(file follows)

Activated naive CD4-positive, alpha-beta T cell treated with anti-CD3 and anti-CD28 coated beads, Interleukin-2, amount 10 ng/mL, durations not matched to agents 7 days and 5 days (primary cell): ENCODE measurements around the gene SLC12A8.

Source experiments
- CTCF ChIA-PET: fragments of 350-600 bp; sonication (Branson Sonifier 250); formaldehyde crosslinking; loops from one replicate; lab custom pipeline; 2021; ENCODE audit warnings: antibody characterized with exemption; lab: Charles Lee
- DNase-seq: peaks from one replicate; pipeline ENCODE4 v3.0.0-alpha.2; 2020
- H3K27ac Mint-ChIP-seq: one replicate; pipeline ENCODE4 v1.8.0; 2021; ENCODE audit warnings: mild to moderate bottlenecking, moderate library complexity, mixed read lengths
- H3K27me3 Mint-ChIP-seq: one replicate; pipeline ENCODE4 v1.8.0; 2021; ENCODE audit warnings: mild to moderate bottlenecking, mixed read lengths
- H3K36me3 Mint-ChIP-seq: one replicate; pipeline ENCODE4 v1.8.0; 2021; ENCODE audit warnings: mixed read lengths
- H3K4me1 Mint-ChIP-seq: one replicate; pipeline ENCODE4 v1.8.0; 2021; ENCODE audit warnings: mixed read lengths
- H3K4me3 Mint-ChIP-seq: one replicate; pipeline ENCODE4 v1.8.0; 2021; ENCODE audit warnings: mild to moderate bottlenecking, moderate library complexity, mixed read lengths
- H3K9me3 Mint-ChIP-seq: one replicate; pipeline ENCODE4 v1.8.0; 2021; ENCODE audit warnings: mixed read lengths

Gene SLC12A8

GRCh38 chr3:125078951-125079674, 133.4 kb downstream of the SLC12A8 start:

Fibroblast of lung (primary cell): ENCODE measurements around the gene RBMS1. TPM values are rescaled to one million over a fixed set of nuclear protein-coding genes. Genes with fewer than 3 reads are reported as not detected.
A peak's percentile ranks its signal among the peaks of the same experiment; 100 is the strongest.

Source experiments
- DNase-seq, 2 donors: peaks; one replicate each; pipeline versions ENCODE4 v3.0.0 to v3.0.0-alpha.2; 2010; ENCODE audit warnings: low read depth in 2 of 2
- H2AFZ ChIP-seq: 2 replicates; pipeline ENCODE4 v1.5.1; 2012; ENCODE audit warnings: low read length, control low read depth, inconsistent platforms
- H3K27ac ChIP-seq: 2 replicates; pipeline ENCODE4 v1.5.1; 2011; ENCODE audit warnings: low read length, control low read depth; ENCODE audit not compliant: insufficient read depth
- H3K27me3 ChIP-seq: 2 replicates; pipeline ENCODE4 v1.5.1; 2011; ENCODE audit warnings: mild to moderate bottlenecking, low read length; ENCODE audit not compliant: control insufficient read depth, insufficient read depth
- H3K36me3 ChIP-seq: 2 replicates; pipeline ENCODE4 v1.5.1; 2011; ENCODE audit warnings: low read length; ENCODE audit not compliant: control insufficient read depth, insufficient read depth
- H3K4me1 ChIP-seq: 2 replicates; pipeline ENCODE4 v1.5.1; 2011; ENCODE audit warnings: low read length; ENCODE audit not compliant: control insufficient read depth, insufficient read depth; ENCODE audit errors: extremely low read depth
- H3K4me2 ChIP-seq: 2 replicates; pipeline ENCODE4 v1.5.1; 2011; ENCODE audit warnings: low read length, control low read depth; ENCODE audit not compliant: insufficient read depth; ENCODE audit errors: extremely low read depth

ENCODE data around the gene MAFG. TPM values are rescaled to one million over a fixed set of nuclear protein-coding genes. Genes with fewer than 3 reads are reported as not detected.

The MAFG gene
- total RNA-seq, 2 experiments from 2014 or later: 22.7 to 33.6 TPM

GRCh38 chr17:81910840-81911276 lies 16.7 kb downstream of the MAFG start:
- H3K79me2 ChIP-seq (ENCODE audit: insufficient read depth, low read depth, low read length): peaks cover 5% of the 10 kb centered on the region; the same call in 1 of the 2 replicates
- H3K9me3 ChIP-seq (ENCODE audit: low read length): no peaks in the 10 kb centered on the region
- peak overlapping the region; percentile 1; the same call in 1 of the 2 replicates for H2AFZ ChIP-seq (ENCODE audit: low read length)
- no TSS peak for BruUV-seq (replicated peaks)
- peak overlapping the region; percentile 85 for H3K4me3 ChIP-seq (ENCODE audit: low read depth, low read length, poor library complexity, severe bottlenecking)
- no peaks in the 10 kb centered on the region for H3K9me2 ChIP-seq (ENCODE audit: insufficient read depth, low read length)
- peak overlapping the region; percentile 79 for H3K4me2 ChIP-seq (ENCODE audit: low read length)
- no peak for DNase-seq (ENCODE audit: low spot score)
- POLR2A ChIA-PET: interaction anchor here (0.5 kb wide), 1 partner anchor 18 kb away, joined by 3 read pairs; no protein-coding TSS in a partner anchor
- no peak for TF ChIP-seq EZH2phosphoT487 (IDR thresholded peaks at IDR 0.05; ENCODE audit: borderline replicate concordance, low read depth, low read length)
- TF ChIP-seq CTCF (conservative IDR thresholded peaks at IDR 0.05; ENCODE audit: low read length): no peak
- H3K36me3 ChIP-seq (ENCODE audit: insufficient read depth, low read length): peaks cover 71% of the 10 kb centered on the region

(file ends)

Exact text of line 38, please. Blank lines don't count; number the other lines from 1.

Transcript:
- H3K36me3 ChIP-seq (ENCODE audit: insufficient read depth, low read length): peaks cover 71% of the 10 kb centered on the region